Can Nanotech Help Save Metallic Artifacts?

It’s already being used to help restore and preserve paintings, but the science can also be used to keep a museum’s stores of metallic artifacts from decomposing over time.

Q&A with Eric Breitung, senior research scientist, the Metropolitan Museum of Art

There’s no question that the potential of nanotech in art preservation is growing. The Tate Gallery in London recently completed its NanoRestArt project begun five years ago, which included a consortium of 27 museums, universities, and chemical companies and was financially supported by the European Union. The goal was to find ways nanotech could help preserve art made with polymers and polymer derived materials.

But it’s not just polymers and paintings that can be helped. Eric Breitung spends his days at the Metropolitan Museum of Art as a senior research scientist trying to keep priceless art and artifacts from deteriorating. As a chemist, he brings a wealth of knowledge on polymers to the job having spent a number of years working on thin films and coatings at GE’s R&D Center. He has more recently turned his attention to metal preservation and how nanotech can help to preserve things like Gladiator helmets or Golden Age cutlery.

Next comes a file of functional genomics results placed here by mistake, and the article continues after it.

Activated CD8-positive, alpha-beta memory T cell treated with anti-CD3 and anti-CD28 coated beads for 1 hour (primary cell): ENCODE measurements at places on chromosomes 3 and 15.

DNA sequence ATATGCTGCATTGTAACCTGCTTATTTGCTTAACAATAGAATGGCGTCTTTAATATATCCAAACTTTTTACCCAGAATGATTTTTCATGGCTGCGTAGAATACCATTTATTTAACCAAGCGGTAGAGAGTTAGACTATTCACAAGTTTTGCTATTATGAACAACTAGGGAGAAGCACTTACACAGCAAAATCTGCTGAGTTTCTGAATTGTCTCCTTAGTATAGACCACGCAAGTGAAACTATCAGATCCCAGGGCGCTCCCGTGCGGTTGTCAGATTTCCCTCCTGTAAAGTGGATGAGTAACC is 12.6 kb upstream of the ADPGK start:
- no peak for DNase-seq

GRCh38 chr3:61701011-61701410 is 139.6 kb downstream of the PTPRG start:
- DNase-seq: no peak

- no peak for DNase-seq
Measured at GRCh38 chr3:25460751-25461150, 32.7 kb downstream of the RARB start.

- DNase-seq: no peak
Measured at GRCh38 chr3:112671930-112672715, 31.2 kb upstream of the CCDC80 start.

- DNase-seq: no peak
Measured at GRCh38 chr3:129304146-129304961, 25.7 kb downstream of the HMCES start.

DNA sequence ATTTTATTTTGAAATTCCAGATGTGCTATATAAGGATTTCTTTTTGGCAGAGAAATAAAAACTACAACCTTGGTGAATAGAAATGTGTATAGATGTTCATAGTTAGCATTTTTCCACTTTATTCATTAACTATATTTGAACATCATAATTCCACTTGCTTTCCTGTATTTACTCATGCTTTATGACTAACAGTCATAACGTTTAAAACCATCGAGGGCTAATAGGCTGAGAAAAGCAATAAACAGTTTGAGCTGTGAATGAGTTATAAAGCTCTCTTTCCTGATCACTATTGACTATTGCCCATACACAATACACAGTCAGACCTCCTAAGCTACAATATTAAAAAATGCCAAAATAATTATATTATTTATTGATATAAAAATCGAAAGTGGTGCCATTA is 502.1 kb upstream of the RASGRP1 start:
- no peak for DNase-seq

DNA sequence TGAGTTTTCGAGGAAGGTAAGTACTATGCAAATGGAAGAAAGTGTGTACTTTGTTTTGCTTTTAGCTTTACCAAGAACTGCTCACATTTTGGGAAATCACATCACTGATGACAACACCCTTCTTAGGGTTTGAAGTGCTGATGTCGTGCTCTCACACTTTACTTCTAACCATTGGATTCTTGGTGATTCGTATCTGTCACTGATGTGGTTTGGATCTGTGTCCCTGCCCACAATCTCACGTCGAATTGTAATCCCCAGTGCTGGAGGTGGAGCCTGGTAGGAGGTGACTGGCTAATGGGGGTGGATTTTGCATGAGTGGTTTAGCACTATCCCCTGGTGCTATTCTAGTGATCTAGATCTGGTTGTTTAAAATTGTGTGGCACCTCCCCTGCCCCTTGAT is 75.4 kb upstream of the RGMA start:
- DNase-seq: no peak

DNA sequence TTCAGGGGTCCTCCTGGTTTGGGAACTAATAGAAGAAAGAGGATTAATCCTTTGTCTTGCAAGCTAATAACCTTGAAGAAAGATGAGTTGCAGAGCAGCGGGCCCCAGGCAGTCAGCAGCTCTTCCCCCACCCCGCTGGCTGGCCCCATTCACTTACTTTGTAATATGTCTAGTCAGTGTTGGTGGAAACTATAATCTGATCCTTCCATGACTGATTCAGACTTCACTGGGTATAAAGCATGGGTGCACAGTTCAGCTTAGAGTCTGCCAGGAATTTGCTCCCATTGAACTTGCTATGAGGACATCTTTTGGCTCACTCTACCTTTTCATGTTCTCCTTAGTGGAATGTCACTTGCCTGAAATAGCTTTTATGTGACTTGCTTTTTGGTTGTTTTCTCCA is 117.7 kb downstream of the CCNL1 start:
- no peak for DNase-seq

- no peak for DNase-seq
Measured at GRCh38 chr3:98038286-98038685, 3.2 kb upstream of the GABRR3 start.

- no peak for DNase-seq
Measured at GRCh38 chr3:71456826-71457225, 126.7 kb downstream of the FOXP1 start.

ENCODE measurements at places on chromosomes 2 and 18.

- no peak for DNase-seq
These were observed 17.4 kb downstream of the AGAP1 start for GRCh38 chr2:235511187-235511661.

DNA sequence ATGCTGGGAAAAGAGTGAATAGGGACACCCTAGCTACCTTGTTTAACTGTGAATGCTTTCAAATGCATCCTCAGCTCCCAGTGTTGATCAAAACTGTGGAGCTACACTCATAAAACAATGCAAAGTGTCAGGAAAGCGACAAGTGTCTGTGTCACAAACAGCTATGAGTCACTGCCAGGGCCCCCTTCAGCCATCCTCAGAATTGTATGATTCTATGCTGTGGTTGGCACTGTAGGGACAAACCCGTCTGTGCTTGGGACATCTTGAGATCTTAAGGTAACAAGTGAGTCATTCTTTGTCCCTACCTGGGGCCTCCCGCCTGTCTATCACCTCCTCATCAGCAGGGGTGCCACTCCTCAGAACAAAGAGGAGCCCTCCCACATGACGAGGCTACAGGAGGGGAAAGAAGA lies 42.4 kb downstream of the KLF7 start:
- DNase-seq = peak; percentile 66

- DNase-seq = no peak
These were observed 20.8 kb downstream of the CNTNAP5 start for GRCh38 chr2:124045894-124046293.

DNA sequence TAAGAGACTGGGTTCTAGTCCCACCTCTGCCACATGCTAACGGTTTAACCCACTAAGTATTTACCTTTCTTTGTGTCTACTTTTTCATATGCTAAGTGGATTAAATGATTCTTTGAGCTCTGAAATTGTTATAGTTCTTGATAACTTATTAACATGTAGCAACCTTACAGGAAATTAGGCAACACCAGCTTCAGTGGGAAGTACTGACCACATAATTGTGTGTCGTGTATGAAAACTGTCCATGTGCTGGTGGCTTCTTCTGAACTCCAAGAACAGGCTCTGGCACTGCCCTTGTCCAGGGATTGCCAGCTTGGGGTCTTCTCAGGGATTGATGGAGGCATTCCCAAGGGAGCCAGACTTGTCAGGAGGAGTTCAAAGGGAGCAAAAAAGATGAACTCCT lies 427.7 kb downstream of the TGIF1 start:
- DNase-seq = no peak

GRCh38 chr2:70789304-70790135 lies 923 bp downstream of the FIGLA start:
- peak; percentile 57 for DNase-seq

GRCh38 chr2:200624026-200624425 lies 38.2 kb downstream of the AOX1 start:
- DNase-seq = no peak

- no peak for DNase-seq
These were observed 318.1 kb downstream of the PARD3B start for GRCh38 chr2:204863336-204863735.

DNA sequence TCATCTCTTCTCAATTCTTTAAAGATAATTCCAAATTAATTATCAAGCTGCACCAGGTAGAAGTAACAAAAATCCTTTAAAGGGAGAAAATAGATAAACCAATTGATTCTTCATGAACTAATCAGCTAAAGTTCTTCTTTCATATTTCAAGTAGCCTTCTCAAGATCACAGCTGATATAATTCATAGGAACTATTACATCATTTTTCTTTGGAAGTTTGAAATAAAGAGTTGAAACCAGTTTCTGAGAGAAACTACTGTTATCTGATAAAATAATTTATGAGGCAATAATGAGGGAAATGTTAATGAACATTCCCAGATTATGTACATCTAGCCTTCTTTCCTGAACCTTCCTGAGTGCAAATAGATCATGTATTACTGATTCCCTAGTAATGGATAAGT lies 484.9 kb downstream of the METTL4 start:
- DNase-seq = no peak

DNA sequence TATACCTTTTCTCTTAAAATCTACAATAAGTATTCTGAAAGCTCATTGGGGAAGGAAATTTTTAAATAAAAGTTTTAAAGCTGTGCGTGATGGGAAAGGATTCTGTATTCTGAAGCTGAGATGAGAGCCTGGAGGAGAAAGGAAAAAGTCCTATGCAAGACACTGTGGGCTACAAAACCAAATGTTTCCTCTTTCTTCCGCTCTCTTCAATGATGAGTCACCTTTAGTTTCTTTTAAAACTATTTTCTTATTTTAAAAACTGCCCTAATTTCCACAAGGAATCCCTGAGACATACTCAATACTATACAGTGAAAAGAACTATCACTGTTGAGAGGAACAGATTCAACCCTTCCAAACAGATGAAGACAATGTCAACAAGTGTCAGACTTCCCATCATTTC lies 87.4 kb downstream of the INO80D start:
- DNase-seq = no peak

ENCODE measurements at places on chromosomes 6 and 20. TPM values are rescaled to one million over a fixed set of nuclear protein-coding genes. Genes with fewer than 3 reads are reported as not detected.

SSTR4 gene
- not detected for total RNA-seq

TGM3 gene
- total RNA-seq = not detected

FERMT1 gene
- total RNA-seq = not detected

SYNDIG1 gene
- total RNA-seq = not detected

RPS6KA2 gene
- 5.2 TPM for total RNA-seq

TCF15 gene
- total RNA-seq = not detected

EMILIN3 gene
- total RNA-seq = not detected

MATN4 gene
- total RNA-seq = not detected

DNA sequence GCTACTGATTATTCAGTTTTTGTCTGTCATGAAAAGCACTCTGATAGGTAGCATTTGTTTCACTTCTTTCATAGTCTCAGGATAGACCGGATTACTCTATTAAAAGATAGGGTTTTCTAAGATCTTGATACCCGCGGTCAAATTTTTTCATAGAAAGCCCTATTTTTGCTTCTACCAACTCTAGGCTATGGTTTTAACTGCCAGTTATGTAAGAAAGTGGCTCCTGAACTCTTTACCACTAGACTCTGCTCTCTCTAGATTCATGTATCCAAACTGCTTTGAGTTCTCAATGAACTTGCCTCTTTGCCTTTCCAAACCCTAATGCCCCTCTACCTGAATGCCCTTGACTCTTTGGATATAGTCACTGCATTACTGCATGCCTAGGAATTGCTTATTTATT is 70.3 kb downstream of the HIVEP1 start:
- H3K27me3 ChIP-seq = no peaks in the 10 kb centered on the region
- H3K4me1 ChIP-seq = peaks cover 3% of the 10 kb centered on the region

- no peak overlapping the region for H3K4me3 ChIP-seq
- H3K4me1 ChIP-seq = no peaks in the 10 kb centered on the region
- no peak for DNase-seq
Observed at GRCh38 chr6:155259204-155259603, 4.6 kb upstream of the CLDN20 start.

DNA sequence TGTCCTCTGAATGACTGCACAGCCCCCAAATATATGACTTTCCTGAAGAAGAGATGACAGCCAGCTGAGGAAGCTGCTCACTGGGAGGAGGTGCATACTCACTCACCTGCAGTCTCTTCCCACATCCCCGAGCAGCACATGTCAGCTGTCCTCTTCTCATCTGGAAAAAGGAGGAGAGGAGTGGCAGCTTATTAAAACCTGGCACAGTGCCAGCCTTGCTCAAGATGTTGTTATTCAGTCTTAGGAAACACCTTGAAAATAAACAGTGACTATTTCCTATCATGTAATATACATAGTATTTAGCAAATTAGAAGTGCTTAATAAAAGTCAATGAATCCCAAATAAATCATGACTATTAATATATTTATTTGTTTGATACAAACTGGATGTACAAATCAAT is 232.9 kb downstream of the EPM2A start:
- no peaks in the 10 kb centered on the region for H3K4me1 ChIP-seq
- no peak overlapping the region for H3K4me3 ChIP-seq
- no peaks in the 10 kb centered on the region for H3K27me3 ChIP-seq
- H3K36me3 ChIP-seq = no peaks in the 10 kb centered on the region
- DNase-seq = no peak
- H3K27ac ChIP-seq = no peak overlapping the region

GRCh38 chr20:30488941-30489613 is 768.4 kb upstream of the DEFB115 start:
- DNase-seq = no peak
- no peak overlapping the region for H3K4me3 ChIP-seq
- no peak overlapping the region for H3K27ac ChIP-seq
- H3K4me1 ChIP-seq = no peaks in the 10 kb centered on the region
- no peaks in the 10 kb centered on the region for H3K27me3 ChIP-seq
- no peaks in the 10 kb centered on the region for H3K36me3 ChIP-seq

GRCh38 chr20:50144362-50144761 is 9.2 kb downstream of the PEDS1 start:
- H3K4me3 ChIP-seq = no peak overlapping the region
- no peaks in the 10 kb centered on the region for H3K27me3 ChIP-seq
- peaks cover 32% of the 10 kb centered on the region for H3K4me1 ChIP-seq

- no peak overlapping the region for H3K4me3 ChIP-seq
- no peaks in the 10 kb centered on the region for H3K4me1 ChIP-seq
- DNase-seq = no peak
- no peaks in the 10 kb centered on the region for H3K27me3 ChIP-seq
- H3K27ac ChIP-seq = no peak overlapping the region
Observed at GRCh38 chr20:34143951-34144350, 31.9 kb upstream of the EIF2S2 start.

Why do you believe, based on your research into the area, that nanotech is a good choice for silver restoration and/or protection? 

The atomic layer deposition coatings I’m investigating as a possible anti-tarnish coating for metal objects was interesting primarily because the technology allows for ultra-thin (nano) layers of conformal and nearly pinhole free coatings to be deposited on very high aspect ratio topographies.  Art is rarely as flat as a silicon wafer, but the way this technology deposits a coating, unlike any other coating method I’m aware of, should be able to coat very topographically diverse surfaces or highly textured or 3-dimensional surfaces with essentially the same thickness of coating.  Basic alumina coatings had already been developed by Beneq Oy in Finland, which seemed quite promising in their ability to be deposited on silver and not change the appearance of the metal.

 

'Art is rarely as flat as a silicon wafer, but the way this technology deposits a coating, unlike any other coating method I’m aware of, should be able to coat very topographically diverse surfaces or highly textured or 3-dimensional surfaces with essentially the same thickness of coating.'

 

What are the current hurdles to adoption of the science by museums and other institutes? 

Silver art is almost never pure silver and most has likely been polished, burnished, or otherwise treated during what might be hundreds of years of its existence, making the surface contain polish particles, waxes, oils, synthetic polymers, and a wide range of alloying metals, so developing a coating that is thick enough to protect the art but not affect the appearance remains a challenge.